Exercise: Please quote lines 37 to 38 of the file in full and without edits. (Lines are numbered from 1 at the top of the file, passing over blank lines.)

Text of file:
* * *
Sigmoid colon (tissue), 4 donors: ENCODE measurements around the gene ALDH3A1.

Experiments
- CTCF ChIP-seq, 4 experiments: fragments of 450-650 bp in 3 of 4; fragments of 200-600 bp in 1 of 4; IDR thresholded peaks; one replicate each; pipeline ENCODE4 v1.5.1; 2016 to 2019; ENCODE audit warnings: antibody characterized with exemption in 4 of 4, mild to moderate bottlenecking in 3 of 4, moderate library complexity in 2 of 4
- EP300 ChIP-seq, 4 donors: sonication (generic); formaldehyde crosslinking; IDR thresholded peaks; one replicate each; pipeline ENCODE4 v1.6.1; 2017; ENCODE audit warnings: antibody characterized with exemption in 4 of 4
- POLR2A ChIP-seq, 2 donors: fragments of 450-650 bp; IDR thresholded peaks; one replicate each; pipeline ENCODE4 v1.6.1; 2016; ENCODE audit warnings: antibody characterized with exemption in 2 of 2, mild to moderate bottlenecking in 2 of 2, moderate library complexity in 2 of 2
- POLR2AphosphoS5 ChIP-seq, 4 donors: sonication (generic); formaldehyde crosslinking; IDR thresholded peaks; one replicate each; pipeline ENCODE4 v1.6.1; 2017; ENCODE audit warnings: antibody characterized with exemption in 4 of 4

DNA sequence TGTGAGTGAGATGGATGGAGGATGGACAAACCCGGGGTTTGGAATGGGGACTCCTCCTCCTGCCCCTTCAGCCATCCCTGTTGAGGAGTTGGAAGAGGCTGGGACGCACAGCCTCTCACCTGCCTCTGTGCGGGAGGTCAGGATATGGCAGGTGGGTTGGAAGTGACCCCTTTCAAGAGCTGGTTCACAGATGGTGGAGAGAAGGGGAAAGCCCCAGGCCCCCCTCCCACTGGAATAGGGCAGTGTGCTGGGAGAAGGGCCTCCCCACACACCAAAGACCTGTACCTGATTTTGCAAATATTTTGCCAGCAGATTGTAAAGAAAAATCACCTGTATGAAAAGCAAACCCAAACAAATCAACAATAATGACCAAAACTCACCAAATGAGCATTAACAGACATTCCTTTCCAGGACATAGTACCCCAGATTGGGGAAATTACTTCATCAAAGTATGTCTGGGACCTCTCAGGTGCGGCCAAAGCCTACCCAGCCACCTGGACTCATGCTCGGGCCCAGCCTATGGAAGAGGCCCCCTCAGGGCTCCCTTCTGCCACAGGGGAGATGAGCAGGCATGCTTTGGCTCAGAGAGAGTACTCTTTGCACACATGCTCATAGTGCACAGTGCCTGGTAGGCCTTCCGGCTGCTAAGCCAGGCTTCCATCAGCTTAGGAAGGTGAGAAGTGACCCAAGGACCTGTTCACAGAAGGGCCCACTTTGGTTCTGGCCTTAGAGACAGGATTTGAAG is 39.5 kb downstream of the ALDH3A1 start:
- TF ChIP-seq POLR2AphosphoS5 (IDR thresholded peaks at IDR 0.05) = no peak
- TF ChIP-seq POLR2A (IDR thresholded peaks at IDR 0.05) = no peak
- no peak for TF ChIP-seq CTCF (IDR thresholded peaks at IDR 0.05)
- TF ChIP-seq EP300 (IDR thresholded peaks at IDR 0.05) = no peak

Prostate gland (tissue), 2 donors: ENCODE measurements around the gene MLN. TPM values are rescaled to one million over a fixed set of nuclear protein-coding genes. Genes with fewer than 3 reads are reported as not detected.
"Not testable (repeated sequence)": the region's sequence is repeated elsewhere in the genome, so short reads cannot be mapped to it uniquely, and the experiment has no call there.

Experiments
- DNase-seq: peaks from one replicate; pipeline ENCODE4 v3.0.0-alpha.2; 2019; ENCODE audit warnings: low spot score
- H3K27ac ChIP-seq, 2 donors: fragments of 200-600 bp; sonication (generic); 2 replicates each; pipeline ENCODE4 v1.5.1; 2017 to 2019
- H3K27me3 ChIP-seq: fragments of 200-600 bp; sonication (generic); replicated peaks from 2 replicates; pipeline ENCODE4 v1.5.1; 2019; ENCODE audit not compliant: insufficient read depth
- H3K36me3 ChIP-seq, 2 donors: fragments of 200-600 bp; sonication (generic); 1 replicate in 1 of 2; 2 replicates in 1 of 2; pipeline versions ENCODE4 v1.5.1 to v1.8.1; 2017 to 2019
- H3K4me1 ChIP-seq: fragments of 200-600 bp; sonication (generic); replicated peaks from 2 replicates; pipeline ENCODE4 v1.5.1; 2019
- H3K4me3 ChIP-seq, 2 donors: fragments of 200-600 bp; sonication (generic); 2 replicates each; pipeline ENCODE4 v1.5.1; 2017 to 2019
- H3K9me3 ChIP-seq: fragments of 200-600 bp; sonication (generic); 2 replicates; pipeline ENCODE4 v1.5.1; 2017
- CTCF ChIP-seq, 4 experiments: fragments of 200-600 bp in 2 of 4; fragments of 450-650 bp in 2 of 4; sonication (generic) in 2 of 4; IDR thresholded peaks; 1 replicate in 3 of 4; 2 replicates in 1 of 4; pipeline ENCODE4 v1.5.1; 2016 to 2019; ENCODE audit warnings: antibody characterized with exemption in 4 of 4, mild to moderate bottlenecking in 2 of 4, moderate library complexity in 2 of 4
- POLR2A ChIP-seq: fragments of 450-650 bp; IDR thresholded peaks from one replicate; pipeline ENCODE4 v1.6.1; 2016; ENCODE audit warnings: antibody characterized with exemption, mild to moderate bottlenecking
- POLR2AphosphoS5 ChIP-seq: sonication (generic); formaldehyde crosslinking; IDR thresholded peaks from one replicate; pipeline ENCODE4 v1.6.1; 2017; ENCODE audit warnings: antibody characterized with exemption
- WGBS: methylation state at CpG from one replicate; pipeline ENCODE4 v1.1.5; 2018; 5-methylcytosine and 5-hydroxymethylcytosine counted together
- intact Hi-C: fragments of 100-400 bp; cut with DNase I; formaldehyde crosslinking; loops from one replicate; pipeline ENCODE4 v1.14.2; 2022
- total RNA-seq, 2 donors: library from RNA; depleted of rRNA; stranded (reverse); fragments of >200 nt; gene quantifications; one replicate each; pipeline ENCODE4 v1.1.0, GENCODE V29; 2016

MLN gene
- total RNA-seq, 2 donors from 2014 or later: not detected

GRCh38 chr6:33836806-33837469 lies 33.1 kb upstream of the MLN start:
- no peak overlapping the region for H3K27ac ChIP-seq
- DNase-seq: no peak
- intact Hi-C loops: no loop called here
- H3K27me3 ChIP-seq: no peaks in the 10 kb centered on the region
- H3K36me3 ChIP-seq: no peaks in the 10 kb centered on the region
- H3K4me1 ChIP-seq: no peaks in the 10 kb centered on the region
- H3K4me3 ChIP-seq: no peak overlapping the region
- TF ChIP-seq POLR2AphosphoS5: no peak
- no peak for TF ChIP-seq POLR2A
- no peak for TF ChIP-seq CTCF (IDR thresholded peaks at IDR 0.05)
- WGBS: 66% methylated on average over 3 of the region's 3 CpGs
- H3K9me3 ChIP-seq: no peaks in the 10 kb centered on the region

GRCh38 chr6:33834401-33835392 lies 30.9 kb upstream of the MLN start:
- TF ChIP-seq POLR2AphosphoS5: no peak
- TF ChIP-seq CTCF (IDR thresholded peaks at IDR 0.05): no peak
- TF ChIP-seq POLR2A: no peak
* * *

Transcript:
- H3K4me3 ChIP-seq: no peak overlapping the region
- TF ChIP-seq POLR2AphosphoS5: no peak